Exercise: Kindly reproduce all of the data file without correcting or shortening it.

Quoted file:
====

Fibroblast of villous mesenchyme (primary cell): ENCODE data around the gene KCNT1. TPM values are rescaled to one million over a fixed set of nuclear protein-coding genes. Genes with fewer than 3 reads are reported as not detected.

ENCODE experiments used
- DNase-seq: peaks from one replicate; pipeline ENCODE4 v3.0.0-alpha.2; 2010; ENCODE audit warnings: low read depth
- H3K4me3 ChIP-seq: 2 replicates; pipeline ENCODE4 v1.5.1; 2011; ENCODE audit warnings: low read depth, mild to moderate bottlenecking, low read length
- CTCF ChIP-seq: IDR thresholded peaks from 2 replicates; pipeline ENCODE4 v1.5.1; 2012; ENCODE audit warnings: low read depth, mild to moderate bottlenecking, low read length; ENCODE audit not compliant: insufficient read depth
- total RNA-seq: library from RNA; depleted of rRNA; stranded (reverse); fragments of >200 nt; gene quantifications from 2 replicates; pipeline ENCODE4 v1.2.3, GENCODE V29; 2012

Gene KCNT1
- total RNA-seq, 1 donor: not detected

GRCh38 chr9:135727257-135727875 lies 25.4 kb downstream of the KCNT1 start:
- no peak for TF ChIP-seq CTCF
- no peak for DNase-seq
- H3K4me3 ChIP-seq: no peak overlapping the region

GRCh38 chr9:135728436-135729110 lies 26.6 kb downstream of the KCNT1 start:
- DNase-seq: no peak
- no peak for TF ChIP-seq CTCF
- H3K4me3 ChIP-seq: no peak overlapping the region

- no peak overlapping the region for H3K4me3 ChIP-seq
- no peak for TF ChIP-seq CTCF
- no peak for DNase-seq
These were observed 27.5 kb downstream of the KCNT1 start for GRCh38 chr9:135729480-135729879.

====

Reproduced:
Fibroblast of villous mesenchyme (primary cell): ENCODE data around the gene KCNT1. TPM values are rescaled to one million over a fixed set of nuclear protein-coding genes. Genes with fewer than 3 reads are reported as not detected.

ENCODE experiments used
- DNase-seq: peaks from one replicate; pipeline ENCODE4 v3.0.0-alpha.2; 2010; ENCODE audit warnings: low read depth
- H3K4me3 ChIP-seq: 2 replicates; pipeline ENCODE4 v1.5.1; 2011; ENCODE audit warnings: low read depth, mild to moderate bottlenecking, low read length
- CTCF ChIP-seq: IDR thresholded peaks from 2 replicates; pipeline ENCODE4 v1.5.1; 2012; ENCODE audit warnings: low read depth, mild to moderate bottlenecking, low read length; ENCODE audit not compliant: insufficient read depth
- total RNA-seq: library from RNA; depleted of rRNA; stranded (reverse); fragments of >200 nt; gene quantifications from 2 replicates; pipeline ENCODE4 v1.2.3, GENCODE V29; 2012

Gene KCNT1
- total RNA-seq, 1 donor: not detected

GRCh38 chr9:135727257-135727875 lies 25.4 kb downstream of the KCNT1 start:
- no peak for TF ChIP-seq CTCF
- no peak for DNase-seq
- H3K4me3 ChIP-seq: no peak overlapping the region

GRCh38 chr9:135728436-135729110 lies 26.6 kb downstream of the KCNT1 start:
- DNase-seq: no peak
- no peak for TF ChIP-seq CTCF
- H3K4me3 ChIP-seq: no peak overlapping the region

- no peak overlapping the region for H3K4me3 ChIP-seq
- no peak for TF ChIP-seq CTCF
- no peak for DNase-seq
These were observed 27.5 kb downstream of the KCNT1 start for GRCh38 chr9:135729480-135729879.